North African countries have an identity crisis because of their genetic make-up. Through thousands of years, North African people have been influenced (albeit forced) by centuries of colonization from the Roman Empire, the German Vandals, the Italian Empire, the Greek Empire, and most importantly, the Arabian Empire.
Consequently, they have the most diverse ranges of phenotypes of any place in Africa or the Middle East as citizens have a range of skin tones, genetic makeup, and cultural differences. When I refer to North Africa, it is a wide berth of countries: Morocco, Algeria, Tunisia, Libya, Egypt, and Sudan are to name a few.
So, when traveling from country to country in North Africa, in one country you may feel like you are in the Middle East while in another you may feel as if you are in the Horn of Africa!
This is caused by the genetic fluctuations of the Indigenous people in the country, the Berbers who identify as Amazighs (free people). They are the pre-Arab inhabitants of North Africa and have unknown origins.
Consequently, ever since people from neighbouring continents started to inhabit the region roughly 45,000 years ago, most of the gene pool is closely related to the population of Arabia, and the Levant. They crossed over the Arabian Peninsula through the modern-day Suez Canal of Egypt.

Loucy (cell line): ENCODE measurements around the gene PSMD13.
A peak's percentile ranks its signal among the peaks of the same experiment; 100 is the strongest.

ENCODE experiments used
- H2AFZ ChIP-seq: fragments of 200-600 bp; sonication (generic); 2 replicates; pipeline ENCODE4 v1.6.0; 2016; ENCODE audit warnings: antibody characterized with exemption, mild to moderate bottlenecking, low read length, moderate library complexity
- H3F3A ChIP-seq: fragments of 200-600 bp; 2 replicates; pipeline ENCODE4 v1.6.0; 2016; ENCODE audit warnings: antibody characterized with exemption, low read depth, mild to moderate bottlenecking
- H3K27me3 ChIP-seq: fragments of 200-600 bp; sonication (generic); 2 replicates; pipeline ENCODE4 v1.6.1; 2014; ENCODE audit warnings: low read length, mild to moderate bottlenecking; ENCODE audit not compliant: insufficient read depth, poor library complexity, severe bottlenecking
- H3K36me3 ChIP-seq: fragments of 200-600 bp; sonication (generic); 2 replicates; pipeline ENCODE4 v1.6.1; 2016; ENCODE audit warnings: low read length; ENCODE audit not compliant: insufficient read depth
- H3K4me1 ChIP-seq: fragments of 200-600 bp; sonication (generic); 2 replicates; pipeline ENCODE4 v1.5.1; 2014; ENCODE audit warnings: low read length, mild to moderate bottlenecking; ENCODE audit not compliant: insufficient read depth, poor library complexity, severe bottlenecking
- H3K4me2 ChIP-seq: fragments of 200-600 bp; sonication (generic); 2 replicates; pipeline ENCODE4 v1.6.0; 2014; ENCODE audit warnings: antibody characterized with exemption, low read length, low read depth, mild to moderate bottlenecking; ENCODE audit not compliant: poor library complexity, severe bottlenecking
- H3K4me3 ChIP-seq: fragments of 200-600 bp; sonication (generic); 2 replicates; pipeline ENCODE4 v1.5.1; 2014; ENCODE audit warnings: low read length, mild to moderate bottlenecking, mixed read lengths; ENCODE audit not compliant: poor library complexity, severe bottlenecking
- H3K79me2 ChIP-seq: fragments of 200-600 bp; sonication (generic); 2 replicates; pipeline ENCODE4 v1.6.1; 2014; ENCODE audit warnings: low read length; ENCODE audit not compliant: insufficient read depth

The Arabian Peninsula is close to North Africa, which allowed this region to get annexed by countless colonizers, especially the Arabian colonizers that eradicated the immense gene pool of other foreign settlers.
The Suez Canal is an important route. It is a man-made waterway for ships, and it cuts through Egypt to connect the Mediterranean Sea to the Red Sea. The canal is made for moving goods between countries as said in a report by Bloomberg.
Moreover, in terms of their linguistic and ethnic similarity between Arabia and modern-day Amazighs, they speak Afroasiatic which is a mix of Arabic, Hebrew, and languages from the Horn of Africa.
Other parts of Africa do not have this predominant gene diversity because the Sahara Desert serves as an effective barrier between North Africa and Sub-Saharan Africa. Although there was some contact between the regions, it does not largely reflect in their gene pool.
In terms of how their colonization became Arab dominant, here is the back history:
The colonization started with the Roman Empire who created the modern Maghrebis. They were known as Roman Africans who came and settled into North African countries. Thus, Algeria, Libya, Mauritania, Morocco, and Tunisia are referred to as Maghrebi countries since many of the inhabitants live there.
The Italian colonizers alongside the Roman Empire assimilated, established their language and culture in the Maghreb. Thus, this influence is greatly seen in countries like Tunisia where 5-10% of the gene pool is of Latin origin.
Furthermore, came the colonization from the German Vandals who have a connection with modern Maghrebis. They traveled from Germany to establish their colonies in the Arabian Peninsula and North Africa.